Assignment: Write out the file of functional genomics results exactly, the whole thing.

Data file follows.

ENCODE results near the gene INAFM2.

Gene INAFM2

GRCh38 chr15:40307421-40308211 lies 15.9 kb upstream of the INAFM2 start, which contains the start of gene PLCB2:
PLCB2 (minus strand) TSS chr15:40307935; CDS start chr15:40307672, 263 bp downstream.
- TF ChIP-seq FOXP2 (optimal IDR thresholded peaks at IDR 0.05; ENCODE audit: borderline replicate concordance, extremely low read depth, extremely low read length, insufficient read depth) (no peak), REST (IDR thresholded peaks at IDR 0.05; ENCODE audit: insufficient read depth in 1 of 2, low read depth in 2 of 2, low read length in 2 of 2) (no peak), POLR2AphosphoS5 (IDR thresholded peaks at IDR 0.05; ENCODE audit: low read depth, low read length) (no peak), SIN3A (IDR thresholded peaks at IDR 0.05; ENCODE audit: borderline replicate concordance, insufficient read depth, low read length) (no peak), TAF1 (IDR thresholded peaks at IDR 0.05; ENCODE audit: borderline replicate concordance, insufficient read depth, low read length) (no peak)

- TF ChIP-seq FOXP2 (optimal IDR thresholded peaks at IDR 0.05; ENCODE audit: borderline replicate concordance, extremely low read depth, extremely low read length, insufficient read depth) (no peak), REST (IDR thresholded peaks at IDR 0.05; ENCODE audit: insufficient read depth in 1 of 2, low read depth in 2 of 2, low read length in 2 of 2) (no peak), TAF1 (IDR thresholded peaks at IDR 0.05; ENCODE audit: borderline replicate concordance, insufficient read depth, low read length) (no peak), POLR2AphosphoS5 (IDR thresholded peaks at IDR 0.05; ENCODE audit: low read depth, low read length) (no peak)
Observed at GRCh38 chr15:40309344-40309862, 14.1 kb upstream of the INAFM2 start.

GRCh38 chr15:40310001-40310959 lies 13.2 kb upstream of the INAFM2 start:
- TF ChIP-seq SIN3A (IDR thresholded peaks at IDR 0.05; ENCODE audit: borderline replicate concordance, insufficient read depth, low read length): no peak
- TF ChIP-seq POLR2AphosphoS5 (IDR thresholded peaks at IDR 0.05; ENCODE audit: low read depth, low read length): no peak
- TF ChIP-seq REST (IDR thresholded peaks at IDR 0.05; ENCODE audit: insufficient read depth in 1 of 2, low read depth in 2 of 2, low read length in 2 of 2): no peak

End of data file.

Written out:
ENCODE results near the gene INAFM2.

Gene INAFM2

GRCh38 chr15:40307421-40308211 lies 15.9 kb upstream of the INAFM2 start, which contains the start of gene PLCB2:
PLCB2 (minus strand) TSS chr15:40307935; CDS start chr15:40307672, 263 bp downstream.
- TF ChIP-seq FOXP2 (optimal IDR thresholded peaks at IDR 0.05; ENCODE audit: borderline replicate concordance, extremely low read depth, extremely low read length, insufficient read depth) (no peak), REST (IDR thresholded peaks at IDR 0.05; ENCODE audit: insufficient read depth in 1 of 2, low read depth in 2 of 2, low read length in 2 of 2) (no peak), POLR2AphosphoS5 (IDR thresholded peaks at IDR 0.05; ENCODE audit: low read depth, low read length) (no peak), SIN3A (IDR thresholded peaks at IDR 0.05; ENCODE audit: borderline replicate concordance, insufficient read depth, low read length) (no peak), TAF1 (IDR thresholded peaks at IDR 0.05; ENCODE audit: borderline replicate concordance, insufficient read depth, low read length) (no peak)

- TF ChIP-seq FOXP2 (optimal IDR thresholded peaks at IDR 0.05; ENCODE audit: borderline replicate concordance, extremely low read depth, extremely low read length, insufficient read depth) (no peak), REST (IDR thresholded peaks at IDR 0.05; ENCODE audit: insufficient read depth in 1 of 2, low read depth in 2 of 2, low read length in 2 of 2) (no peak), TAF1 (IDR thresholded peaks at IDR 0.05; ENCODE audit: borderline replicate concordance, insufficient read depth, low read length) (no peak), POLR2AphosphoS5 (IDR thresholded peaks at IDR 0.05; ENCODE audit: low read depth, low read length) (no peak)
Observed at GRCh38 chr15:40309344-40309862, 14.1 kb upstream of the INAFM2 start.

GRCh38 chr15:40310001-40310959 lies 13.2 kb upstream of the INAFM2 start:
- TF ChIP-seq SIN3A (IDR thresholded peaks at IDR 0.05; ENCODE audit: borderline replicate concordance, insufficient read depth, low read length): no peak
- TF ChIP-seq POLR2AphosphoS5 (IDR thresholded peaks at IDR 0.05; ENCODE audit: low read depth, low read length): no peak
- TF ChIP-seq REST (IDR thresholded peaks at IDR 0.05; ENCODE audit: insufficient read depth in 1 of 2, low read depth in 2 of 2, low read length in 2 of 2): no peak